“[God’s] will of decree is not his will in the same sense as his will of command is. Therefore it is not difficult at all to suppose that the one may be otherwise than the other: his will in both senses is his inclination. But when we say he wills virtue, or loves virtue or the happiness of his creature; thereby is intended that virtue or the creature’s happiness, absolutely and simply considered, is agreeable to the inclination of his nature. His will of decree is his inclination to a thing not as to that thing absolutely and simply, but with reference to the universality of things. So God, though he hates a things as it is simply, may incline to it with reference to the universality of things.” (Jonathan Edwards)
Some do hold that there is a “will of precept” and a “will of decree”, when considering the will of God, the “preceptive will” would be God’s commands, his desires for us, and his “decretive will” would be his actual decisions that this or this shall actually happen. Yet in discussions of this, it seems to come down to God’s desires being different from his decisions, or God’s desires differing with his will, where “will” means Gods choices in acting.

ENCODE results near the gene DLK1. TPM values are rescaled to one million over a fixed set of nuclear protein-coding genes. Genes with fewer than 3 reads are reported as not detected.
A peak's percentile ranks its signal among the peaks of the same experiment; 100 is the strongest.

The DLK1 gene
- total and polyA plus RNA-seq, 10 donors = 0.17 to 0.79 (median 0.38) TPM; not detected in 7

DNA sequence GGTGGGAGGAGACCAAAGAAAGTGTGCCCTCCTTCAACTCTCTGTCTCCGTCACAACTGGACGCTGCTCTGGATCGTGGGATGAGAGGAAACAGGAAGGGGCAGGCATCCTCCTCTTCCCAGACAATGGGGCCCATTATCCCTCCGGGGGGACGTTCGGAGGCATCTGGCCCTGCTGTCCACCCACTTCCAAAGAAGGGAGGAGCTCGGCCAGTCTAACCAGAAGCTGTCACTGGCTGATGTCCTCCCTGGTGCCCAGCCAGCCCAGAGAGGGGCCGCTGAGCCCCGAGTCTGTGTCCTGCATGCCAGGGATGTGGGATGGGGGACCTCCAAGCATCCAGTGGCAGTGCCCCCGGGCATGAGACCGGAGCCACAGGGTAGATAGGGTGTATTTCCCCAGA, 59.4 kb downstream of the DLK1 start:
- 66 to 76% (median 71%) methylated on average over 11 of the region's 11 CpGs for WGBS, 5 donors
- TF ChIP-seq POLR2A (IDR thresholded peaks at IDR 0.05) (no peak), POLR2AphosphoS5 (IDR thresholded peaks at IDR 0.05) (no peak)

“There is a genuine inclination in God’s heart to spare those who have committed treason against his kingdom. But his motivation is complex, and not every true element in it rises to the level of effective choice. In his great and mysterious heart there are kinds of longings and desires that are real— they tell us something true about his character. Yet not all of these longings govern God’s actions. He is governed by the depth of his wisdom expressed through a plan that no ordinary human deliberation would ever conceive (Romans 11:33-36; 1 Corinthians 2:9). There are holy and just reasons for why the affections of God’s heart have the nature and intensity and proportion that they do.” (John Piper, “Are There Two Wills in God?”)
So this presents some problems, for an unfufilled desire is the definition of experiencing frustration, and making a decision between alternatives, when you would rather have other alternatives to choose from, is the definition of having to compromise (though certainly the sense of compromising with evil is not meant).